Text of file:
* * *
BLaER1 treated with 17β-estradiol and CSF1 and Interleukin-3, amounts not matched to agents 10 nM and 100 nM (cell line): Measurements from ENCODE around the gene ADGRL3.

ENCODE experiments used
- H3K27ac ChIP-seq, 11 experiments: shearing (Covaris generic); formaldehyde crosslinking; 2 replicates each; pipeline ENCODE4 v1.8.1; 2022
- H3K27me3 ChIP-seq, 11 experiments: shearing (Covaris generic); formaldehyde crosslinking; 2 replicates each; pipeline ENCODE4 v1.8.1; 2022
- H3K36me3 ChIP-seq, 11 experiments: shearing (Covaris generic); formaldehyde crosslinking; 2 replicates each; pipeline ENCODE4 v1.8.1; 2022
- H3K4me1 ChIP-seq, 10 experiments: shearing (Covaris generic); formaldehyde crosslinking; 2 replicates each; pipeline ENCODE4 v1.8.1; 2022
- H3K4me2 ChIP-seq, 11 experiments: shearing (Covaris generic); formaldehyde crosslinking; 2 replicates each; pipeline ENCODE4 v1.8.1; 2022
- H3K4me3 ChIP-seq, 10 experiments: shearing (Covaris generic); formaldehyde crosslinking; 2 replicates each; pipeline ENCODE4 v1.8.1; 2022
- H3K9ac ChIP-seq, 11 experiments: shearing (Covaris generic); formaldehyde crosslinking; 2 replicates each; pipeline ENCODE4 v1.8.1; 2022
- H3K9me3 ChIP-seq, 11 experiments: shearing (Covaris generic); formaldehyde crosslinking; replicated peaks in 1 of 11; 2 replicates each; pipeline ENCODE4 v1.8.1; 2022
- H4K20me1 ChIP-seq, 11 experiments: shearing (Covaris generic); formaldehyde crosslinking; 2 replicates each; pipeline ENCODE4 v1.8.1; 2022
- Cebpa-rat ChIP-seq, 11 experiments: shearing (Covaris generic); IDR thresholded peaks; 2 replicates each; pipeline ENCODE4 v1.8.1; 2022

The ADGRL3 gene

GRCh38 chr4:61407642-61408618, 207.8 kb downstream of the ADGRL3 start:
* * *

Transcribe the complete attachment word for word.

BLaER1 treated with 17β-estradiol and CSF1 and Interleukin-3, amounts not matched to agents 10 nM and 100 nM (cell line): Measurements from ENCODE around the gene ADGRL3.

ENCODE experiments used
- H3K27ac ChIP-seq, 11 experiments: shearing (Covaris generic); formaldehyde crosslinking; 2 replicates each; pipeline ENCODE4 v1.8.1; 2022
- H3K27me3 ChIP-seq, 11 experiments: shearing (Covaris generic); formaldehyde crosslinking; 2 replicates each; pipeline ENCODE4 v1.8.1; 2022
- H3K36me3 ChIP-seq, 11 experiments: shearing (Covaris generic); formaldehyde crosslinking; 2 replicates each; pipeline ENCODE4 v1.8.1; 2022
- H3K4me1 ChIP-seq, 10 experiments: shearing (Covaris generic); formaldehyde crosslinking; 2 replicates each; pipeline ENCODE4 v1.8.1; 2022
- H3K4me2 ChIP-seq, 11 experiments: shearing (Covaris generic); formaldehyde crosslinking; 2 replicates each; pipeline ENCODE4 v1.8.1; 2022
- H3K4me3 ChIP-seq, 10 experiments: shearing (Covaris generic); formaldehyde crosslinking; 2 replicates each; pipeline ENCODE4 v1.8.1; 2022
- H3K9ac ChIP-seq, 11 experiments: shearing (Covaris generic); formaldehyde crosslinking; 2 replicates each; pipeline ENCODE4 v1.8.1; 2022
- H3K9me3 ChIP-seq, 11 experiments: shearing (Covaris generic); formaldehyde crosslinking; replicated peaks in 1 of 11; 2 replicates each; pipeline ENCODE4 v1.8.1; 2022
- H4K20me1 ChIP-seq, 11 experiments: shearing (Covaris generic); formaldehyde crosslinking; 2 replicates each; pipeline ENCODE4 v1.8.1; 2022
- Cebpa-rat ChIP-seq, 11 experiments: shearing (Covaris generic); IDR thresholded peaks; 2 replicates each; pipeline ENCODE4 v1.8.1; 2022

The ADGRL3 gene

GRCh38 chr4:61407642-61408618, 207.8 kb downstream of the ADGRL3 start: